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Guest Commentary: The pollution continues at Tulsequah Chief mine

Updated: May 23, 2023

The Petersburg Pilot published a 5/4/23 editorial that summarizes the situation with the Taku watershed’s Tulsequah Chief mine. British Columbia’s mines ministry continues to move in the right direction toward finally getting the notorious abandoned mine that has been polluting the Taku for decades closed and cleaned up, but it’s doing so at a slow pace. The editorial asks the State of Alaska, bearing the downstream toxic consequences of this pollution, to in turn step up its pressure on the provincial government for action. It’s time!



See full text below:


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May 4, 2023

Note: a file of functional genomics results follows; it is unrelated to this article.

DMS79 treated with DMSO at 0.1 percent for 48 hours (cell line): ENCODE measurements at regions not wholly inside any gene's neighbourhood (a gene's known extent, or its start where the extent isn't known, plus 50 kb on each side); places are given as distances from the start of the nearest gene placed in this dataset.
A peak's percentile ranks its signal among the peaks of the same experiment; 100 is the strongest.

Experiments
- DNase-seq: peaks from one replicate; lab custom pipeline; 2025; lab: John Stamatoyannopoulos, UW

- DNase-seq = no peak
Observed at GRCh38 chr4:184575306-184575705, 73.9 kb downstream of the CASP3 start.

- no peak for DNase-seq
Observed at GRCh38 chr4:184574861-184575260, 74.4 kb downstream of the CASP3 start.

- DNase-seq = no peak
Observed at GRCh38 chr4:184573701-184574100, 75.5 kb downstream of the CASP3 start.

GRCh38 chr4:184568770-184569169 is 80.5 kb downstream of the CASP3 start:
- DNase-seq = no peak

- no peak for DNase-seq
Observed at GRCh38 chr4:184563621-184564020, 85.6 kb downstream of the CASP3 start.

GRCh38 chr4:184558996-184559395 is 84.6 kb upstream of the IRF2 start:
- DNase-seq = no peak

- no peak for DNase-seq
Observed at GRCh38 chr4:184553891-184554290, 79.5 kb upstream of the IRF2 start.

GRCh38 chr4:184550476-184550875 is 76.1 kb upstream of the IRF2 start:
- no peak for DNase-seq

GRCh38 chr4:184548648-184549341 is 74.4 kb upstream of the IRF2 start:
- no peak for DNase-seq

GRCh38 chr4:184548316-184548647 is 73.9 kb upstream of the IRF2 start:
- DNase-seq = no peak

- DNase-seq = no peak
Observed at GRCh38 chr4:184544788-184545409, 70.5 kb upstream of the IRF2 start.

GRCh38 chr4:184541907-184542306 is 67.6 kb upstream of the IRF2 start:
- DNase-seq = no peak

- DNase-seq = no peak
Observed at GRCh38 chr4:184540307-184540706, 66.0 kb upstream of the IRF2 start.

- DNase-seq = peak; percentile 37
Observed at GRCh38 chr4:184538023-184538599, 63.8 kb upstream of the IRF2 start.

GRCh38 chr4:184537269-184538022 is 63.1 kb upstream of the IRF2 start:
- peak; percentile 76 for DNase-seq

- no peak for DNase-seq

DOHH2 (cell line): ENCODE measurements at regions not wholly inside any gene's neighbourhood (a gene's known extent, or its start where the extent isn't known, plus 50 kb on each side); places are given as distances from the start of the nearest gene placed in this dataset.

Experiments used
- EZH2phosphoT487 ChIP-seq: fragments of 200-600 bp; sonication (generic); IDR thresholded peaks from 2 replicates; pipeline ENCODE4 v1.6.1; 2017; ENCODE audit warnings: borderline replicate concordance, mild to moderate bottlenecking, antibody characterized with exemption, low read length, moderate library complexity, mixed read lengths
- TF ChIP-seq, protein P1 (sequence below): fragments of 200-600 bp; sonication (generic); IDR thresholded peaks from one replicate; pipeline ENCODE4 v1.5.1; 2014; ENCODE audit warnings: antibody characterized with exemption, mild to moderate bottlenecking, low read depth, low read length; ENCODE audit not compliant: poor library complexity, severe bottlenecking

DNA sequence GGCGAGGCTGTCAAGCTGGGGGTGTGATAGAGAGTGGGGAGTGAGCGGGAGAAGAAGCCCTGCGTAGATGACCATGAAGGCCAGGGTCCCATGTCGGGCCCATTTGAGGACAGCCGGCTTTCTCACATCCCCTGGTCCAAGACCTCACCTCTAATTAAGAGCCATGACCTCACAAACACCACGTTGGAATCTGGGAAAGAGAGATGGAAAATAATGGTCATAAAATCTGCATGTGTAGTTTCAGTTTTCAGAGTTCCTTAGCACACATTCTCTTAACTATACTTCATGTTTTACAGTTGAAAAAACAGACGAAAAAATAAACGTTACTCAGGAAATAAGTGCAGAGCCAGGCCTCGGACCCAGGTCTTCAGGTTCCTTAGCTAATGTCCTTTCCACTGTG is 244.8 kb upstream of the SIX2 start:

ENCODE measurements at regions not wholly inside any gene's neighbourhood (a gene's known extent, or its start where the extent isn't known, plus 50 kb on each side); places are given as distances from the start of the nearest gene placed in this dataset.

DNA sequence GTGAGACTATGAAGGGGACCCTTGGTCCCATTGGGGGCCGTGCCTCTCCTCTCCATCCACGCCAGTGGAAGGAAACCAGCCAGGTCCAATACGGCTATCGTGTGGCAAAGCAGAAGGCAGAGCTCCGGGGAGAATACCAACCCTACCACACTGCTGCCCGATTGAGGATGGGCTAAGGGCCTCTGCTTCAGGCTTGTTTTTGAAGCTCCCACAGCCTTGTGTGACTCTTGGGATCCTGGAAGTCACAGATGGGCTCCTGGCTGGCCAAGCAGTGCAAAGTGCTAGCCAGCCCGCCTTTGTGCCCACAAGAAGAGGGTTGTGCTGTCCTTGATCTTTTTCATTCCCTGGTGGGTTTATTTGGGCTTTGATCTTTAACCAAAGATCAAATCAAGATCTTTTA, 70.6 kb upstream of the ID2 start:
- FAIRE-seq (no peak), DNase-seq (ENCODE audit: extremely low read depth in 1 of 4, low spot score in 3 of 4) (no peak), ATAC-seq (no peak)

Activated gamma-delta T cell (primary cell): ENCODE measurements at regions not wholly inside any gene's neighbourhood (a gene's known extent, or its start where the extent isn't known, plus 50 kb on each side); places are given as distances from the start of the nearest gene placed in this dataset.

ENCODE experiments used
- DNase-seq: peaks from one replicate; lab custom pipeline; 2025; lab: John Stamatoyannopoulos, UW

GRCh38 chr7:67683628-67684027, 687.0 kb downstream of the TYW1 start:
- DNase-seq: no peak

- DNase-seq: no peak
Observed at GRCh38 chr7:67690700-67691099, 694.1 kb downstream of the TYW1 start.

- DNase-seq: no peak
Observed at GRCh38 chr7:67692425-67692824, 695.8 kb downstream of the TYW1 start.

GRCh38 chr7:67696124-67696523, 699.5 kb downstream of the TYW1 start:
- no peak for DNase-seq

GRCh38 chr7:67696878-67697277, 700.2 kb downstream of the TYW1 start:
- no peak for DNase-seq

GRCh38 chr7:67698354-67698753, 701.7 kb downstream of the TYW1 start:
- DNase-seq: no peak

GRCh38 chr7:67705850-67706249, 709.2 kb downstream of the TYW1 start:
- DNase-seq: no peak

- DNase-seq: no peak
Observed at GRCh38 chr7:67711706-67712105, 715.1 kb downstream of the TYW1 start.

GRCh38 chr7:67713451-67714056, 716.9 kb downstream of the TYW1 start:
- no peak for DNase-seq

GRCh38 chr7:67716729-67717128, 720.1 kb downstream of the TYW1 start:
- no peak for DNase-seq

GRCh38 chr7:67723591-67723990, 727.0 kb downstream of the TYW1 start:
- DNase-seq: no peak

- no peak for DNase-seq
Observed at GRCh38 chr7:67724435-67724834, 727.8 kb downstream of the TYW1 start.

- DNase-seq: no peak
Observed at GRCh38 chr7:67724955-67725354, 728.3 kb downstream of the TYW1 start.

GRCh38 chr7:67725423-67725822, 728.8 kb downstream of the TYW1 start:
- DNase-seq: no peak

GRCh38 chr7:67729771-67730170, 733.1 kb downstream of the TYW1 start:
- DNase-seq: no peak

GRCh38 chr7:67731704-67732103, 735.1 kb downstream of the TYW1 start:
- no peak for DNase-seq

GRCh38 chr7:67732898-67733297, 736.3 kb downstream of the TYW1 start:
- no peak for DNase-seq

The Taku River is usually the most productive wild salmon river in Southeast Alaska and one of the most prolific on the west coast of North America that is also vitally important to Petersburg and other Southeast Alaskan fishermen and processors. For over 60 years the abandoned Tulsequah Chief mine has been spewing toxic acid mine drainage into the Taku River watershed. For over 20 years Alaska Tribes, fishermen, elected leaders, tourism operators and many others have been fighting to get the British Columbia (B.C.) government to close down and clean up this toxic mess. In 2015 then B.C. Mines Minister Bill Bennett went to Juneau and promised to clean up the mine site. Unfortunately, eight years later the pollution continues. In 2019 B.C. produced a draft conceptual cleanup plan, but that plan is still a draft, and it is unclear how and when it will be finalized. Despite the clear consensus on both sides of the border that the mine must be cleaned up, B.C. continues to drag its feet. While it is good to see B.C. agree that the mine must be closed and remediated, Alaskans are very frustrated at B.C.’s slow pace, lack of information and lack of a role for Alaskans. We currently have no seat at the table. In fact, frustrations increased after a visit to Juneau by B.C. officials in early March. According to a March 9 Juneau Empire story, “Visiting Canadian officials said the appropriate things and listened respectfully during a three-day visit with political and Alaska Native leaders in Juneau this week, but the bottom line for many of the people they met with is the long-abandoned Tulsequah Chief Mine is still a toxic nightmare that’s taking far too long to clean up.” Those officials paid, what has become, the usual lip service to Tulsequah Chief by repeating the standard minimally persuasive language that the province is committed to cleanup. But they provided no information on when the cleanup plan would be finalized, when real cleanup would start, the schedule, funding plan, or how Alaskans would be involved in the planning and cleanup. Worse yet, these officials directly contradicted what we had already been told by B.C. During a phone call with B.C. officials on October 12, 2022 we were told that the cleanup plan would be finalized in 2023, that there would be a process for Alaskans to be involved in this and that real cleanup would start in 2023. However, when asked about these commitments in a meeting on March 8, B.C. assistant deputy minister for Energy Mines and Low Carbon Innovation Andrew Rollo said he had no knowledge of any engagement plan for Alaskans and that he could not say when actual cleanup would start. More broken promises to add to the long list already from B.C. It was good to see Alaska Department of Environmental Conservation Commissioner Jason Brune say, “We ask them at every meeting about that, and we are constantly pushing, and the timeline for that historic mine to be cleaned up can’t be soon enough.” However, the State seems unwilling to ask tough questions or demand answers or ensure that Alaskans, especially Tribes, have a role in the planning and cleanup. There is no truly effective seat at the table at these meetings for Alaskans. Juneau State Rep. Sara Hannan told the Empire, “They’ve not invited our tribes to the table. They’ve not included us in their dialogues. They’ve not shared their minutes of their meetings publicly, so although they contend, they have very regular working group meetings making progress, that progress is in isolation from the fishermen and the communities that are the most active and most concerned.” According to the Empire, Commissioner Brune and B.C. officials were “arguing they’re doing everything that’s realistically possible in terms of Tulsequah cleanup and responsibly acting on other projects.” However most Alaskans would probably disagree and would like to see the State take a more aggressive stance. Commissioner Brune and the B.C. officials also rejected the call to elevate the issue to the national level, by contending that regional-level interactions between Alaska, British Columbia and Alaska Native Tribes are making progress. According to Commissioner Brune, “I’m a big fan of the state having control of our processes.” Unfortunately, Alaska has little control here as the mine is in B.C., so the cleanup is a B.C-led process moving very slowly and providing very few details as to what concrete progress B.C. has actually accomplished to date. The State of Alaska needs to join with the rest of Alaskans in more aggressively defending our salmon and water quality and spend a bit less time acquiescing to B.C.’s painfully slow efforts to halt the ongoing pollution of the Taku River watershed. Brian Lynch Rivers Without Borders Petersburg

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